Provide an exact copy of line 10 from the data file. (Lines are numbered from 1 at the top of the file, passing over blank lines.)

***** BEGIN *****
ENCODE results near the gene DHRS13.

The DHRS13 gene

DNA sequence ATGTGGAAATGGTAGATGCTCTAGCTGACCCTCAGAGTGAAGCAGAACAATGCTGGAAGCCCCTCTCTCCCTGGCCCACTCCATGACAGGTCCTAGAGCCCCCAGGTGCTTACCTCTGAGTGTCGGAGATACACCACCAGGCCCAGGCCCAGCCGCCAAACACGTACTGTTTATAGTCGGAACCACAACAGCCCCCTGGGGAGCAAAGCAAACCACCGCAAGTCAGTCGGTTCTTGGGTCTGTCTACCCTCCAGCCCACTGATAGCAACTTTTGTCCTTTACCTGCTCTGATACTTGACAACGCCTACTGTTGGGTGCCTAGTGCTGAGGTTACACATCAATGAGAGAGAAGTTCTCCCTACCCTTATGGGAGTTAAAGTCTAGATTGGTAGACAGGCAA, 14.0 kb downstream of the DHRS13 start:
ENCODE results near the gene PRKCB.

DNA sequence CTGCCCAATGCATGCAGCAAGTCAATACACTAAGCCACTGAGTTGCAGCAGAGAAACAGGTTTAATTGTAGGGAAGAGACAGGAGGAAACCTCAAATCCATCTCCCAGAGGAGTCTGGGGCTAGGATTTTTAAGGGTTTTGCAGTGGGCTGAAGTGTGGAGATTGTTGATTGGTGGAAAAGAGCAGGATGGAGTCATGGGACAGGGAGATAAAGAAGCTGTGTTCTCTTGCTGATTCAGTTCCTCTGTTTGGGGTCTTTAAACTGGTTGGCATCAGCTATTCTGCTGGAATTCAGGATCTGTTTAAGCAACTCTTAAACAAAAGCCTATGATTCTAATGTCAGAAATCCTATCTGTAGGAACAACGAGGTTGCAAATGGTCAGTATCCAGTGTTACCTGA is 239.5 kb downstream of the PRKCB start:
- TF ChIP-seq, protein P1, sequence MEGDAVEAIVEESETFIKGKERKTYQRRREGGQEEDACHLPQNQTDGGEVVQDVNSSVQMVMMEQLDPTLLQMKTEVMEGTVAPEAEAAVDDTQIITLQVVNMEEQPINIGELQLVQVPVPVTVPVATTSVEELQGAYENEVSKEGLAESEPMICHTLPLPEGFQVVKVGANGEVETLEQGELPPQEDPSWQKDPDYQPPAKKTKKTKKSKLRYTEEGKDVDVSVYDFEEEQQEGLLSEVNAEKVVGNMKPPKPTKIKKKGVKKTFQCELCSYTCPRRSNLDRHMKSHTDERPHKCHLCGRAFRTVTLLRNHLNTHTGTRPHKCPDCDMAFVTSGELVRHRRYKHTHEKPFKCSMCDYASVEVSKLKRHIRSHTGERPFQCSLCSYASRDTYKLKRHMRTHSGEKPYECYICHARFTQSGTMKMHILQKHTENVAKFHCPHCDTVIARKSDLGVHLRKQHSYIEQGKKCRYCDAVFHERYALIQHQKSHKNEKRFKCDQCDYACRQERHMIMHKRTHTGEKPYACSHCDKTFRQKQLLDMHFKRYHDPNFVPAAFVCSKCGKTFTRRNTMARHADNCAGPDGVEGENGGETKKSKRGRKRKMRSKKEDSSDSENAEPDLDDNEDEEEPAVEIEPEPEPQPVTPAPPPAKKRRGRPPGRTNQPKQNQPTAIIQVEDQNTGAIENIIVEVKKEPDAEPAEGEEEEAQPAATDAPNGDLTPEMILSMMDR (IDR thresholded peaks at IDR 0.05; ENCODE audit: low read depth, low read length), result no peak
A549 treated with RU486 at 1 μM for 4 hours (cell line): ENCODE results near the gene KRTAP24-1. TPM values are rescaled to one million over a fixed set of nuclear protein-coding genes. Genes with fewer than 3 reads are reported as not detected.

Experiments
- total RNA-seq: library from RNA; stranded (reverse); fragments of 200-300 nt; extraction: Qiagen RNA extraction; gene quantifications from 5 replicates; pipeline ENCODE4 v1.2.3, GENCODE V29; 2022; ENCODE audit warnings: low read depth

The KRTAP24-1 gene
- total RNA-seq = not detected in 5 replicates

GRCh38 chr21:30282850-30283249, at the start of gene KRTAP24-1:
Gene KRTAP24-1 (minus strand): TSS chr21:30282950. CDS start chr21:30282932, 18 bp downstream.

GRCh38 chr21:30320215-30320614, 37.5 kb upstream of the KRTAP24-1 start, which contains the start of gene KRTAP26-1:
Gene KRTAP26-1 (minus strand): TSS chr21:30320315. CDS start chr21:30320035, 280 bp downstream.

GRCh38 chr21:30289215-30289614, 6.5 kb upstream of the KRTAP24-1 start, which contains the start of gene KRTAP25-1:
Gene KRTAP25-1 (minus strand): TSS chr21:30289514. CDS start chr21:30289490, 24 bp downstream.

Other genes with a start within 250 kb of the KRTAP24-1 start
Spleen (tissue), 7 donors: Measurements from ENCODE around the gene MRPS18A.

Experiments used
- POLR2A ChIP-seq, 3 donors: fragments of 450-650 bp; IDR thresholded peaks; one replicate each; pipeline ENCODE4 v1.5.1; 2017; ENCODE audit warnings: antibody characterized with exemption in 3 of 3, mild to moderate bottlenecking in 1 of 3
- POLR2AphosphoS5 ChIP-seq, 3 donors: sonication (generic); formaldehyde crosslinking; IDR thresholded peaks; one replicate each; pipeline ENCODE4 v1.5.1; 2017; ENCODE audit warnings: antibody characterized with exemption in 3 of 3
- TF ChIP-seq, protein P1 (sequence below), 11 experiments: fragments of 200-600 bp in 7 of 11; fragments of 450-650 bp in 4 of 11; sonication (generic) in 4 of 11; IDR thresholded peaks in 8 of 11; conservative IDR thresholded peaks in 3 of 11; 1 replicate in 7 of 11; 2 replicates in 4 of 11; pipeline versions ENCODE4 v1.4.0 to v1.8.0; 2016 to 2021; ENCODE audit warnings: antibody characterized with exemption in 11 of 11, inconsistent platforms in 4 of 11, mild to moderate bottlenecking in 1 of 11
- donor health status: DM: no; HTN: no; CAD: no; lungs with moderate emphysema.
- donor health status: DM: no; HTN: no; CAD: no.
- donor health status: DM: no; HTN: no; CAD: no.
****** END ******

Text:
The KRTAP24-1 gene